Monday arrived again and Danny was once more on site at 8.00am to start cutting the new openings in the outside of the existing house walls. The final knock-throughs would be done by the joiners, Davy & Joe, when the extension was finally wind and watertight and secure. The existing back bedroom window was also to be removed and blocked up. However there was no sign of the roughcaster today. Danny was somewhat dis-pleased at this. Another phone call established the reason for the no-show as illness, which Danny translated as “can’t-be-bothered-itis”. Agreement was finally reached and the roughcaster undertook to be on site the following day. I was more concerned at the non-appearance of my gas fitter. The reason was revealed five minutes later when the phone rang. His core drill had packed in and he would therefore be unable to be on site today to drill the hole for the flue and finish the boiler installation. After discussion, it was established that the quickest way to get the job done would be to hire a replacement core drill. Unfortunately, this could not be done until Thursday/Friday of that week. This was agreed and I finally got off to work.
I arrived home that evening to a rather large hole in the side wall of the house, which would form the new access to the kitchen. A Catnic lintel had been installed downstairs and an RSJ to the first floor. My new radiators had also been delivered. Things were starting to shape up nicely.
Tuesday and Lord Lucan….. sorry, the roughcaster appeared. To be fair to him, he got straight to work and was a really nice guy. His bout of “man-flu” seemed to have been genuine to me judging by the colour of his nose and the multitude of throat sweets he had, so I left him to it and went off to work.
When I returned that evening, the two longest sides of the extension had been given their finish and the colour match to the existing house was immaculate. Some things are worth waiting for. The shower cabin had also been delivered, which was an early wedding present from my future in-laws. However, the Italian to English translation of the instruction booklet seemed to have lost something. I mean, what would you make of, “lift leg, lie down, plumb in, enjoy !” ?
Wednesday and the roughcaster was once more on site to finish the job. Nothing more of note was planned so I left for work. On returning that evening, the entire building was now roughcast and looking good, so I got on with the fabrication of the window panels. Another long day and late night.
Thursday arrived and I was at the hire shop for 8.00am to pick up the core drill. Happily, when I got back to the house, the gas fitter was there and ready to go. Danny was also on site to finish the external knock-throughs. I set off for work and let them get on with it. On returning that evening, there were two very tidy holes in the side of the house and the new boiler, with flue, was now almost operational. Almost.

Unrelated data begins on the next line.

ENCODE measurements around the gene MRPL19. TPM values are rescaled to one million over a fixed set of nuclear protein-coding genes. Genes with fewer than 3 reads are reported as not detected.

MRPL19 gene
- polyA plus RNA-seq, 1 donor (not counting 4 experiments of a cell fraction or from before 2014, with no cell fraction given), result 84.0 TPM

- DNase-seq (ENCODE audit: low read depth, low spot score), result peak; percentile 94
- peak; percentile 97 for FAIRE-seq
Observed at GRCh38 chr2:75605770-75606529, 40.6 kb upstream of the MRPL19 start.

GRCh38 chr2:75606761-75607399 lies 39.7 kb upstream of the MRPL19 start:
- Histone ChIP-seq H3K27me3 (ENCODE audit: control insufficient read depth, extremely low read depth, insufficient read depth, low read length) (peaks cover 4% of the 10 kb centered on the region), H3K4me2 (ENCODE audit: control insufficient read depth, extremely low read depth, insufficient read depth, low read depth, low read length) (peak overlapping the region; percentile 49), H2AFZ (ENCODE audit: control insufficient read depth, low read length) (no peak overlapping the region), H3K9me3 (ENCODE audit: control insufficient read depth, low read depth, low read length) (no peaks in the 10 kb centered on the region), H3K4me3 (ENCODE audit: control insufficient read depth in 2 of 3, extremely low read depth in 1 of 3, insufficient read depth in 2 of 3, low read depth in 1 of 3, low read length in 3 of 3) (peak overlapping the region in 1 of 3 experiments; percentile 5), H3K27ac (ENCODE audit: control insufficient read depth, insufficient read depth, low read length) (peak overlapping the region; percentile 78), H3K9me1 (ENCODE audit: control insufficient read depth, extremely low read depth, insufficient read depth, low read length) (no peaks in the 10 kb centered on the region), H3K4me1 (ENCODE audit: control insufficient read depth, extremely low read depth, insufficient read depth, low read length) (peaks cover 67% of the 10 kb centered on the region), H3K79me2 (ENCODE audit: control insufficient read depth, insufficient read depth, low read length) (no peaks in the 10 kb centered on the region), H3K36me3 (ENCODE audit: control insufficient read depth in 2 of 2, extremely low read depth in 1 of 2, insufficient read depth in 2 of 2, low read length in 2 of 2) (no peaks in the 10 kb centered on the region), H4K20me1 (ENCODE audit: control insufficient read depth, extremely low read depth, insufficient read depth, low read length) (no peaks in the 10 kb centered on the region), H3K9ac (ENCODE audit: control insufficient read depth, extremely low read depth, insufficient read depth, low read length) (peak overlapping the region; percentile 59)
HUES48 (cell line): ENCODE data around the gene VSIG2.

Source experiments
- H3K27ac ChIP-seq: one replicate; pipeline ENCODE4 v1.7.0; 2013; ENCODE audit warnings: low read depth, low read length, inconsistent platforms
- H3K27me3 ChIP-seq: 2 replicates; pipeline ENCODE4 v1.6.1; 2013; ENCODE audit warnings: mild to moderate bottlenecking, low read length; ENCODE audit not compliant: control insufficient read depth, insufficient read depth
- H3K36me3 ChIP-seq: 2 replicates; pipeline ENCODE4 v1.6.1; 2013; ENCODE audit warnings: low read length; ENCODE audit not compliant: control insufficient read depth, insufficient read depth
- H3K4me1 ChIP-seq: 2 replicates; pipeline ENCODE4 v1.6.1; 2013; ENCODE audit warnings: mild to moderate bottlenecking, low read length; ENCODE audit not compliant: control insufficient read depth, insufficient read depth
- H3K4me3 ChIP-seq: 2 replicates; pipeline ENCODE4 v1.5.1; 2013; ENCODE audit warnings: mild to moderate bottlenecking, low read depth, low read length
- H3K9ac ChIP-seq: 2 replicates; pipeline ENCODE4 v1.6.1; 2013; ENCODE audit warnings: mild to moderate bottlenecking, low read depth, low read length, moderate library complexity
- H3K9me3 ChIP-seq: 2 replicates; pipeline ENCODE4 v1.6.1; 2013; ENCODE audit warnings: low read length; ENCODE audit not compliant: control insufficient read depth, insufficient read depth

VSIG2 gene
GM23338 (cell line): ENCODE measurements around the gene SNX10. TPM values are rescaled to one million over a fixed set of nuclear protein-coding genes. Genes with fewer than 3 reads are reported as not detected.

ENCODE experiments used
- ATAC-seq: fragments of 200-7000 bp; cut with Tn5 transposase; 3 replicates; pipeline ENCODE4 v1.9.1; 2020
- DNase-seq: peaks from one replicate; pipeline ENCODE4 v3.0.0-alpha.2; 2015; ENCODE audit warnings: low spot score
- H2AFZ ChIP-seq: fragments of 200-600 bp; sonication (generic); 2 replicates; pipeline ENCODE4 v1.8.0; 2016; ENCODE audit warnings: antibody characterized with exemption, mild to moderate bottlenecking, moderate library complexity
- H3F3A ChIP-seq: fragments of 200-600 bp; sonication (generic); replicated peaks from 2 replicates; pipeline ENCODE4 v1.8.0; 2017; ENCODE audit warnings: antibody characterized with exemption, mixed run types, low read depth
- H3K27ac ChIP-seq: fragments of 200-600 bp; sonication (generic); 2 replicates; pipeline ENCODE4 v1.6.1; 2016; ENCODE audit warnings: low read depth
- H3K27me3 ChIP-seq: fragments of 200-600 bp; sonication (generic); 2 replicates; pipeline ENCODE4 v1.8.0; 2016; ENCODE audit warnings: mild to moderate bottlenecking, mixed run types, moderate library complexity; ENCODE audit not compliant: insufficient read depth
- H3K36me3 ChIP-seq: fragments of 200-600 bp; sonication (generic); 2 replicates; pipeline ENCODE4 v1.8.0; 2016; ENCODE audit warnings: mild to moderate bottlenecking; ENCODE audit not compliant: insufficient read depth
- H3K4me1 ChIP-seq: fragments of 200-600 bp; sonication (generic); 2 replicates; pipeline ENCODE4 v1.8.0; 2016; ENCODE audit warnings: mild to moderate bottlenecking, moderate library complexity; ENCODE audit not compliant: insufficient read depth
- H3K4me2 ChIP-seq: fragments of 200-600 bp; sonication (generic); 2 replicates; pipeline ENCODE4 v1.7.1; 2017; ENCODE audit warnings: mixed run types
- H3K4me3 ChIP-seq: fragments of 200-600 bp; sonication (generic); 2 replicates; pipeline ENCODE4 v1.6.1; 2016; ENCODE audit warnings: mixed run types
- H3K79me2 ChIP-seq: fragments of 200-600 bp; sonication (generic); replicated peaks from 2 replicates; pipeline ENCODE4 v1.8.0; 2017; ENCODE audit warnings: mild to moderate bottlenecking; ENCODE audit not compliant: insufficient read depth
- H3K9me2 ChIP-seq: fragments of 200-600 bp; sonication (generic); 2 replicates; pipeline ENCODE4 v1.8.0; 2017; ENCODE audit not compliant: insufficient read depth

Friday and the gas fitter was on site bright and early, (ahem) at 10.00. Danny had already been working for two hours by that point, putting in the base courses for the new doorstep platforms. Nevertheless, he was there and the prospect of hot water from the taps for the first time in a couple of weeks was a welcome thought. On returning home that evening, the boiler was installed, commissioned, working and signed off. At last. The gas fitter was still on site, having managed to drop his mobile phone down the open end of the pipe which routed the water supply pipes to the kitchen, (the floor boards were up). Fifteen minutes of fishing with a bent coat hanger and blue tack and the phone was retrieved. It even rang twice when it was in the pipe. It is truly surreal, to be lying on your stomach under a floor, fishing in a pipe, with Elvis Presley echoing imploringly throughout, “Are you lonesome tonight ?”
That weekend was spent finally installing the French Doors and window panels with my cousin, John. By Sunday evening, the ground floor was now wind and watertight and secure. The joy of sliding the glazing units in place and finding that they all fitted within the 3-5mm tolerance that I had designed, was gratifying. The building was taking on an air of completion, although there was still a lot to do and we had yet to encounter our nemesis……